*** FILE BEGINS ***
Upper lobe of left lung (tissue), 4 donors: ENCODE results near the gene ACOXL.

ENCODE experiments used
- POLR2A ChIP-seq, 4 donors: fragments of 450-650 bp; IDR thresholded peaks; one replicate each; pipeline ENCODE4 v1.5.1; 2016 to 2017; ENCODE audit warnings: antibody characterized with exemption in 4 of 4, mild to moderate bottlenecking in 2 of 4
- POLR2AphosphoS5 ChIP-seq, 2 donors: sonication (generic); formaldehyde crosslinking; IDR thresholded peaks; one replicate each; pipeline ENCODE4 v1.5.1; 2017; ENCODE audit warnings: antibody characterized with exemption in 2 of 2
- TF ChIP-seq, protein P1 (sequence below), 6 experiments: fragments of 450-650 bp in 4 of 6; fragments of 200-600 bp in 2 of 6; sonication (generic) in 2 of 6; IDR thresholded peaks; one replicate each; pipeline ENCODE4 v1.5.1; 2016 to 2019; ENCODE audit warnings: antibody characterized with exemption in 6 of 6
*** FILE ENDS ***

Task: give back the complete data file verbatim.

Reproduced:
Upper lobe of left lung (tissue), 4 donors: ENCODE results near the gene ACOXL.

ENCODE experiments used
- POLR2A ChIP-seq, 4 donors: fragments of 450-650 bp; IDR thresholded peaks; one replicate each; pipeline ENCODE4 v1.5.1; 2016 to 2017; ENCODE audit warnings: antibody characterized with exemption in 4 of 4, mild to moderate bottlenecking in 2 of 4
- POLR2AphosphoS5 ChIP-seq, 2 donors: sonication (generic); formaldehyde crosslinking; IDR thresholded peaks; one replicate each; pipeline ENCODE4 v1.5.1; 2017; ENCODE audit warnings: antibody characterized with exemption in 2 of 2
- TF ChIP-seq, protein P1 (sequence below), 6 experiments: fragments of 450-650 bp in 4 of 6; fragments of 200-600 bp in 2 of 6; sonication (generic) in 2 of 6; IDR thresholded peaks; one replicate each; pipeline ENCODE4 v1.5.1; 2016 to 2019; ENCODE audit warnings: antibody characterized with exemption in 6 of 6